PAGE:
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Smithsburg EMS blocked from using rescue vehicle

January 16, 2002

Smithsburg EMS blocked from using rescue vehicle



By SCOTT BUTKI

scottb@herald-mail.com

At the suggestion of an independent panel, the Washington County Commissioners decided unanimously Tuesday to block Smithsburg Emergency Medical Services from using its rescue vehicle for emergencies for up to nine months.

The break serves two purposes, said Joe Kroboth, the county's emergency services director, who presented the panel's report to the commissioners. The report was released Tuesday.

First, the break is a way to discipline the company for using the vehicle on rescue calls after being ordered by the commissioners not to do so, he said.

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Second, it gives the Smithsburg Volunteer Fire Co. a chance to apply for permission to provide rescue and extrication services in Smithsburg, something Smithsburg Emergency Medical Services wants to do.

The Washington County Volunteer Fire and Rescue Service would decide between the two candidates.

If the fire company does not apply, Smithsburg EMS will be selected to provide the service in Smithsburg, Kroboth said.

Fire Company Chief Ron Jeter, who attended the meeting, said the company had no comment. It was too early to say whether the company will apply to provide the service, he said.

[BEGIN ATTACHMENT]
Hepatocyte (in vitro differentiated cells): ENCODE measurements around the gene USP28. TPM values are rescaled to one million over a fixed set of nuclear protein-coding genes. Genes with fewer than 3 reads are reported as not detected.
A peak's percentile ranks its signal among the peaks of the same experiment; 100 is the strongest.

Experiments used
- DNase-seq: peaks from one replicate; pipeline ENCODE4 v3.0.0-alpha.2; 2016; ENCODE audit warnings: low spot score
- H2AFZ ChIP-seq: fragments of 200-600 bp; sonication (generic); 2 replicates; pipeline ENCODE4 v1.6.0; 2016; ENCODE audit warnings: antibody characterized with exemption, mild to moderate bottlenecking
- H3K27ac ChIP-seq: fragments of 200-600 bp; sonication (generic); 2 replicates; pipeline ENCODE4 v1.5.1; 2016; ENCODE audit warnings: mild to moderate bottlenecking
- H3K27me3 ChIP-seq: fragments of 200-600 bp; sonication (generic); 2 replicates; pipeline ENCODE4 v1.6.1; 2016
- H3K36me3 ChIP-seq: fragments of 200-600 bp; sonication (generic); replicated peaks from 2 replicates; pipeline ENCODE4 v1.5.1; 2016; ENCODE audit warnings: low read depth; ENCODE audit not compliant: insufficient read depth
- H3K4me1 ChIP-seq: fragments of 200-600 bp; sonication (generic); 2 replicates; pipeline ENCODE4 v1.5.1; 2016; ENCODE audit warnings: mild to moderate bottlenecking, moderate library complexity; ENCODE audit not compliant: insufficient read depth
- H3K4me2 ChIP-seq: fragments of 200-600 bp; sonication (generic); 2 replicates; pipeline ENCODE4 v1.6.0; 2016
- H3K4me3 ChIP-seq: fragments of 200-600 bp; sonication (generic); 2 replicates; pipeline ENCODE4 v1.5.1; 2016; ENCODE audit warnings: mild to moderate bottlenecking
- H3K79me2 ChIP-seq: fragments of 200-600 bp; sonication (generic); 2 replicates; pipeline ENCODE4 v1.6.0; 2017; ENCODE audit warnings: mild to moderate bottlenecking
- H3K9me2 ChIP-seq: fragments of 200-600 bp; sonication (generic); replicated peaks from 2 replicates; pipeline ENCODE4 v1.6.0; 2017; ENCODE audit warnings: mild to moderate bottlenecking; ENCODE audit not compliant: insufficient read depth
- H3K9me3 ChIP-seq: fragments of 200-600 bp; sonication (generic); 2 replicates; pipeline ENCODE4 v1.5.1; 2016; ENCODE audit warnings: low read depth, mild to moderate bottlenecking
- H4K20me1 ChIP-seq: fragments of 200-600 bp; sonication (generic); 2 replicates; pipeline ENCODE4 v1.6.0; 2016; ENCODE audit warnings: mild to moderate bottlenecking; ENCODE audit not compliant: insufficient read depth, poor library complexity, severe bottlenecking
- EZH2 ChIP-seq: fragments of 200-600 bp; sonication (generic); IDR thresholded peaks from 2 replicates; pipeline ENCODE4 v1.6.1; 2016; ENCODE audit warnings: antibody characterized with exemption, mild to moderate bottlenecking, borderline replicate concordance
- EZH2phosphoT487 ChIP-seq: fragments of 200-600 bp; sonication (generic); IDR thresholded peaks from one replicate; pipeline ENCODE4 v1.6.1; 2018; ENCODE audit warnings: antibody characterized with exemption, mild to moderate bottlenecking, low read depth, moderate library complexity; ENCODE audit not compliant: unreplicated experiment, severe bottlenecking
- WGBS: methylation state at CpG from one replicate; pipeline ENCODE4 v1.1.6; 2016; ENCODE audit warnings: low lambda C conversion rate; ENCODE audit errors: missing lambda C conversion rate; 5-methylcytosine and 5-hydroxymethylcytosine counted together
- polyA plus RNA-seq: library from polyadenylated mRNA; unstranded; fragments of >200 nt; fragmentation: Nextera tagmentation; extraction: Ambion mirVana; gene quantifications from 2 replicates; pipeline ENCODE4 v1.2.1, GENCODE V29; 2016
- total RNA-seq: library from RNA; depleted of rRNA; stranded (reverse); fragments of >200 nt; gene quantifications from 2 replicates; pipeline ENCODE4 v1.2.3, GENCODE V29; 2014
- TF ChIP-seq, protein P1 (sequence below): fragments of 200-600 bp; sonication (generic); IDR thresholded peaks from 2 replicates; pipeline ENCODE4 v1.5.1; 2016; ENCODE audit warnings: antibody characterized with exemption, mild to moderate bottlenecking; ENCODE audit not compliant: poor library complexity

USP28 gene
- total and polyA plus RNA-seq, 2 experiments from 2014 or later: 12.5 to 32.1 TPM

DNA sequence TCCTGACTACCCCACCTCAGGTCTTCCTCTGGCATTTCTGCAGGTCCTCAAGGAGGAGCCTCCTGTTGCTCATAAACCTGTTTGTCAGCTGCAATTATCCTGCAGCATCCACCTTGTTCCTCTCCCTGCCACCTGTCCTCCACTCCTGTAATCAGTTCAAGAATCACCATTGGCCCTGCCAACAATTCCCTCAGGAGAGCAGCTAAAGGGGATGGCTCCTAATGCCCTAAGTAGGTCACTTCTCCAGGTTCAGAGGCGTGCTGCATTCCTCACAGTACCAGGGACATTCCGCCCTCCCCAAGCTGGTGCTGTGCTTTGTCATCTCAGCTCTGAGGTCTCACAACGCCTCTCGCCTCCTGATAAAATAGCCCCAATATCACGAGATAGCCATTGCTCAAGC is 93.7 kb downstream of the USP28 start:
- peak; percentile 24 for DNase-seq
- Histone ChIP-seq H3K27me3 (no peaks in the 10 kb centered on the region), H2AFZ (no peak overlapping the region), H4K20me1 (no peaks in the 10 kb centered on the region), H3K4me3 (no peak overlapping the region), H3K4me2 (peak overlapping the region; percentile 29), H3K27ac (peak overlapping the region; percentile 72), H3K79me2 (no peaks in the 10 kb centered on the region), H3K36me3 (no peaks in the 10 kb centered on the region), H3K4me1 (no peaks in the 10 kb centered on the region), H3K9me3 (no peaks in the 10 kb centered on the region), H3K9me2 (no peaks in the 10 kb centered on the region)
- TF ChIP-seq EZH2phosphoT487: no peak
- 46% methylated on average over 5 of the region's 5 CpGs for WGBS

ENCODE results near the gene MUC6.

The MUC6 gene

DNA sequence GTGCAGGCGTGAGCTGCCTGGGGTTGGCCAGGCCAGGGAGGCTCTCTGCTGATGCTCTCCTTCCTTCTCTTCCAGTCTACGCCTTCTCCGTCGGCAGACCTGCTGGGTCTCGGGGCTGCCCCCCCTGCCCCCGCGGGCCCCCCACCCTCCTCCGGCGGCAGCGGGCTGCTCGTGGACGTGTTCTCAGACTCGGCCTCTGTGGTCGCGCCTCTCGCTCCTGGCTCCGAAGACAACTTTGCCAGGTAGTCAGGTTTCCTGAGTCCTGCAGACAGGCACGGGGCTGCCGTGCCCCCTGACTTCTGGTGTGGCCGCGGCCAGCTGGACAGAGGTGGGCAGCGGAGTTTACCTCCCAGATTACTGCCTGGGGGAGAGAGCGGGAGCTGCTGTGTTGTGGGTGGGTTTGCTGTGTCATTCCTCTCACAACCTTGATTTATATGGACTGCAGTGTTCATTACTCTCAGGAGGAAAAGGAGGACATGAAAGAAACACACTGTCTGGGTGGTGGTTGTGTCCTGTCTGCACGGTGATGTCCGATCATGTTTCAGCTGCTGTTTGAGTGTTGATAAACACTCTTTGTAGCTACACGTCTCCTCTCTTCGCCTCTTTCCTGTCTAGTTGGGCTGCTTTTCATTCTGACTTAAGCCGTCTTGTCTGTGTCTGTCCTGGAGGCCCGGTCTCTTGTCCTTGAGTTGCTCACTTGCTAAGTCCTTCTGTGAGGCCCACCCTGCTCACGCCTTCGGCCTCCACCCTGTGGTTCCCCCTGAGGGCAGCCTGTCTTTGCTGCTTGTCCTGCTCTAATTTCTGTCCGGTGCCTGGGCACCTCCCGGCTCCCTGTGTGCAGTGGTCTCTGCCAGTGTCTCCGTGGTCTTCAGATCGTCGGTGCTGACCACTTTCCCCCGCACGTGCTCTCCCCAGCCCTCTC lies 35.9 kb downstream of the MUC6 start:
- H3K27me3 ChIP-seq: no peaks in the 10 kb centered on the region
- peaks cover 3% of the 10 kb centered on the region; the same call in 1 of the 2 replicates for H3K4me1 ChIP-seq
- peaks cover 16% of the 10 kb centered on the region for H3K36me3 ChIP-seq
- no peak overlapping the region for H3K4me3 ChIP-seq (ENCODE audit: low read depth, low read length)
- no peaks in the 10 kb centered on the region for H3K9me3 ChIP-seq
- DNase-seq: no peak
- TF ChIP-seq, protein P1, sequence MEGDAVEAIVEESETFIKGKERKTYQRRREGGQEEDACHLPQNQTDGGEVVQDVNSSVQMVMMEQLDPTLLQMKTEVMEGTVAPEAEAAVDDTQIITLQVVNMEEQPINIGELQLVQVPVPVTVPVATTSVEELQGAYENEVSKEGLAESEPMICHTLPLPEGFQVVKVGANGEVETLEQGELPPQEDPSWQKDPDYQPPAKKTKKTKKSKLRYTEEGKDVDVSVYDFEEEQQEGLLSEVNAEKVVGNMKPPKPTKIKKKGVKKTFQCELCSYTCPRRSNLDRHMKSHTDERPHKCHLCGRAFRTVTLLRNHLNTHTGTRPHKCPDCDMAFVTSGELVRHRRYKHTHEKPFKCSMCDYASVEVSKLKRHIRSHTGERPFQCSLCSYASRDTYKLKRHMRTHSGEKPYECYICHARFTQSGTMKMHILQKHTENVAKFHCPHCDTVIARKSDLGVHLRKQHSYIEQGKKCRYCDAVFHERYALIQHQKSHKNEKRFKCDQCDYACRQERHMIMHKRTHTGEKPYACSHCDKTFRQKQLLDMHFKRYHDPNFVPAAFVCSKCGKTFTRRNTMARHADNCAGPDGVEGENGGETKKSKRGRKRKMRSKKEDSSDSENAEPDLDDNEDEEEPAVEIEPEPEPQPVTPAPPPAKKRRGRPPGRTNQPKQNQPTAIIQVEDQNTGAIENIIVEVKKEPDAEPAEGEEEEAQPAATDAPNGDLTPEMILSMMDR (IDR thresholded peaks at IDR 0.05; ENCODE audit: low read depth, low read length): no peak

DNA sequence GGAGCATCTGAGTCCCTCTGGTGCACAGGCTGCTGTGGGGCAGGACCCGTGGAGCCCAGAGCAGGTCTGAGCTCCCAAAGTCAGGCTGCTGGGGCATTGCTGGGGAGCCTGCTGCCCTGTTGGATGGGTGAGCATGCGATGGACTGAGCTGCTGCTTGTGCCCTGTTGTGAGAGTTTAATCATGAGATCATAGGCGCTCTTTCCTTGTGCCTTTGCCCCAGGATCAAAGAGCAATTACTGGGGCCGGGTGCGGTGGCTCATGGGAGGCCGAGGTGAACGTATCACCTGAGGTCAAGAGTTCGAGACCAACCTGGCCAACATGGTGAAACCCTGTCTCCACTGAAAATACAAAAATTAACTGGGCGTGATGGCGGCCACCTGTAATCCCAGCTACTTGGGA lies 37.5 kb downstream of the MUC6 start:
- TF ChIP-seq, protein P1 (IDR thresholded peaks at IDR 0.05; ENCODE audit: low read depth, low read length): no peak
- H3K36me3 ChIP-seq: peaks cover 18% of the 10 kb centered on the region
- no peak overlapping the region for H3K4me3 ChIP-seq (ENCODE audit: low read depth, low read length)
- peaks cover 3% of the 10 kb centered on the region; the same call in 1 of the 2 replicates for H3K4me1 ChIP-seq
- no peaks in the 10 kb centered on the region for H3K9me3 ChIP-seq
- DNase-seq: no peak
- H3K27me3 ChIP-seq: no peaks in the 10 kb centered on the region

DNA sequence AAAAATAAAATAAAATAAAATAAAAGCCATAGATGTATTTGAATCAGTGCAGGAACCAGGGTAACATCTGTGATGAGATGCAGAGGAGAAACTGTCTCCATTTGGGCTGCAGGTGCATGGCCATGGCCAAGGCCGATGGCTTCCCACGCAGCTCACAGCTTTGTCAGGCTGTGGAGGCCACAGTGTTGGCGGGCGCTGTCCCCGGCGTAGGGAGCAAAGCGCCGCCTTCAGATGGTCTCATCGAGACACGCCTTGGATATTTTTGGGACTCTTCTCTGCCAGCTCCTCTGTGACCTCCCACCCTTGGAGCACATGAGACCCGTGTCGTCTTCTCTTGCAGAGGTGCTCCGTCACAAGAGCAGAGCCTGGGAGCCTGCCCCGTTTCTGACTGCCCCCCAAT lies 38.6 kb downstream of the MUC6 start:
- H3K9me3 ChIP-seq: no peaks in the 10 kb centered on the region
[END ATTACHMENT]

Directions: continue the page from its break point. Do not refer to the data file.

Ambulance Chief Jason Sturm also said he had no comment.

The commissioners decided in April 2000 to bar Smithsburg EMS from operating its $300,000 rescue squad vehicle, saying it was duplicating service provided by the fire company, which has rescue equipment on one of its fire engines.

After that meeting, the association gave Smithsburg EMS permission to use the vehicle, but solely as an ambulance. A rescue squad vehicle carries rescue equipment such as the Jaws of Life, while an ambulance contains medical equipment with which to treat patients.

After the fire company reported that Smithsburg EMS was responding to both rescue and ambulance calls, the commissioners decided on Oct. 2, to send a letter warning the agency that if it continued to use the vehicle, the county might take action, including seeking a court injunction to prevent further operation of the unit.

In mid-October, the commissioners decided to let the company continue using its rescue squad vehicle for 60 days, pending a study by a three-member panel assembled by Kroboth. The panel is made up of three fire and rescue experts who live and work outside the county.

The commissioners expressed concern about citizen safety during the nine months but Kroboth said service should not be affected because the fire department and Community Rescue Service will answer calls in the area.

If the fire company is given the heavy-duty rescue work, Smithsburg EMS would have to find another use for its vehicle, he said.

The panel has said the vehicle should not be used for ambulance calls because there is inadequate room for effective treatment of patients. The company could decide to use the vehicle for another purpose, Kroboth said.

In the case of a disaster during the nine months, the association or Kroboth's department could authorize Smithsburg EMS to use its vehicle, Kroboth said.

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